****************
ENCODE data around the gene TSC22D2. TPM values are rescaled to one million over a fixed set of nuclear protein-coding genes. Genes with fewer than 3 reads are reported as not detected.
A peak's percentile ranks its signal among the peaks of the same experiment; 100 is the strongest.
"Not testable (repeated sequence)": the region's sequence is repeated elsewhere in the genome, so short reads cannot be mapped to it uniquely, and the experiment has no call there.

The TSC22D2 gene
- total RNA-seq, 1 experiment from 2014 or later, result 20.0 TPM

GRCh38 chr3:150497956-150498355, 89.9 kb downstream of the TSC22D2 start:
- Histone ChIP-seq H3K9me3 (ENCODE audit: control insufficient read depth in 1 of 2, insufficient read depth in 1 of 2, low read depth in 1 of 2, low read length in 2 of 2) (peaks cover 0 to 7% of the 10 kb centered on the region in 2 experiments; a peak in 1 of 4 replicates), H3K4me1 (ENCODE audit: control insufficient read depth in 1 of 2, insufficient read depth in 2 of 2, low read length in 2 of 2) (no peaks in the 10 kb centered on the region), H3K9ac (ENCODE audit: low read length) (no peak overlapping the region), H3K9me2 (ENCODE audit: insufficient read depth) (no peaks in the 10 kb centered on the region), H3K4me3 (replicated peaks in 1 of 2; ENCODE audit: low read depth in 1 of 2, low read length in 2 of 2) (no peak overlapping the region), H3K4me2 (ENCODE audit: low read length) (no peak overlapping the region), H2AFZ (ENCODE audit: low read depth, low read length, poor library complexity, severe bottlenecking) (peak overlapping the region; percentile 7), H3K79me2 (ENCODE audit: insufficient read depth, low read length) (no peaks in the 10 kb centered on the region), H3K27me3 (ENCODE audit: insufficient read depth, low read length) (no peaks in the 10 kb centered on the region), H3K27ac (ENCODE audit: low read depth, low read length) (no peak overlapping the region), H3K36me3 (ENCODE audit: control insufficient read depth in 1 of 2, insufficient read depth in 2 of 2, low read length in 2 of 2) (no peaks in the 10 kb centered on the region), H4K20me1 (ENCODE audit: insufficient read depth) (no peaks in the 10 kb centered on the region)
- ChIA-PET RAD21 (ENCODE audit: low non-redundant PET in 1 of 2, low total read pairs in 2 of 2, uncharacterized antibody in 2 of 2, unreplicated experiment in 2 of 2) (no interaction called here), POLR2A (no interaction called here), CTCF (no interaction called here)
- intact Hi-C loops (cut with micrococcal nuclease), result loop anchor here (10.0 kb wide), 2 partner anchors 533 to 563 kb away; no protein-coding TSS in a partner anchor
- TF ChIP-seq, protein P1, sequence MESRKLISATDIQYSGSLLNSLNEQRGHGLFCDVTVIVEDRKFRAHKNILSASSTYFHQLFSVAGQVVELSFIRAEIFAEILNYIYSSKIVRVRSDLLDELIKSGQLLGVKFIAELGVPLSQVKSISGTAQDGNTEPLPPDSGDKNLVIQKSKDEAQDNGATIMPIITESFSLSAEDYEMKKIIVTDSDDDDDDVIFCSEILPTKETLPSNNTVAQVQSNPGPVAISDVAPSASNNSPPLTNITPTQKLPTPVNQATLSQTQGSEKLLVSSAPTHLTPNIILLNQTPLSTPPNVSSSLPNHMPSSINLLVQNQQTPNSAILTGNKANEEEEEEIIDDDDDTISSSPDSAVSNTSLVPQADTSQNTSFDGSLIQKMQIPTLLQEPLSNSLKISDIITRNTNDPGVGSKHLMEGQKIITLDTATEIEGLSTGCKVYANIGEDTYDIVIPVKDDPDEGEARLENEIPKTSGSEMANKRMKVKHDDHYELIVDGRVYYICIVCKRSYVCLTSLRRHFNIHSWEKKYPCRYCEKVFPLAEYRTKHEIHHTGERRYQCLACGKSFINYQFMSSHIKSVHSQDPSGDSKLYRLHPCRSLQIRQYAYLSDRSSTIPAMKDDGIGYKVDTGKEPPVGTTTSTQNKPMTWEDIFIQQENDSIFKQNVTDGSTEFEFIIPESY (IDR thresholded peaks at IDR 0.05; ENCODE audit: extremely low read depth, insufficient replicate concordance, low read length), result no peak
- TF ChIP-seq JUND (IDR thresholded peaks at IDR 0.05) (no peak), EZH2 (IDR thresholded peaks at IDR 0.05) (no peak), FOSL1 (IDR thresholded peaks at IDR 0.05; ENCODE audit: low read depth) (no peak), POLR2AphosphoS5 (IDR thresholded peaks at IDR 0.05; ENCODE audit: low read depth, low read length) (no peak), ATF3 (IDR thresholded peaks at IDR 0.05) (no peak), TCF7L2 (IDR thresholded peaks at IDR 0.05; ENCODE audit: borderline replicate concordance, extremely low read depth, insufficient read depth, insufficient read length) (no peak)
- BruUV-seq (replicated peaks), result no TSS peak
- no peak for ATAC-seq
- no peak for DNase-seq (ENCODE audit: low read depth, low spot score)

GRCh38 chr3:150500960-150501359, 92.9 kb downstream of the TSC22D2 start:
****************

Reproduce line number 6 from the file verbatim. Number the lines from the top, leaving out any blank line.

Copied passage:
GRCh38 chr3:150497956-150498355, 89.9 kb downstream of the TSC22D2 start: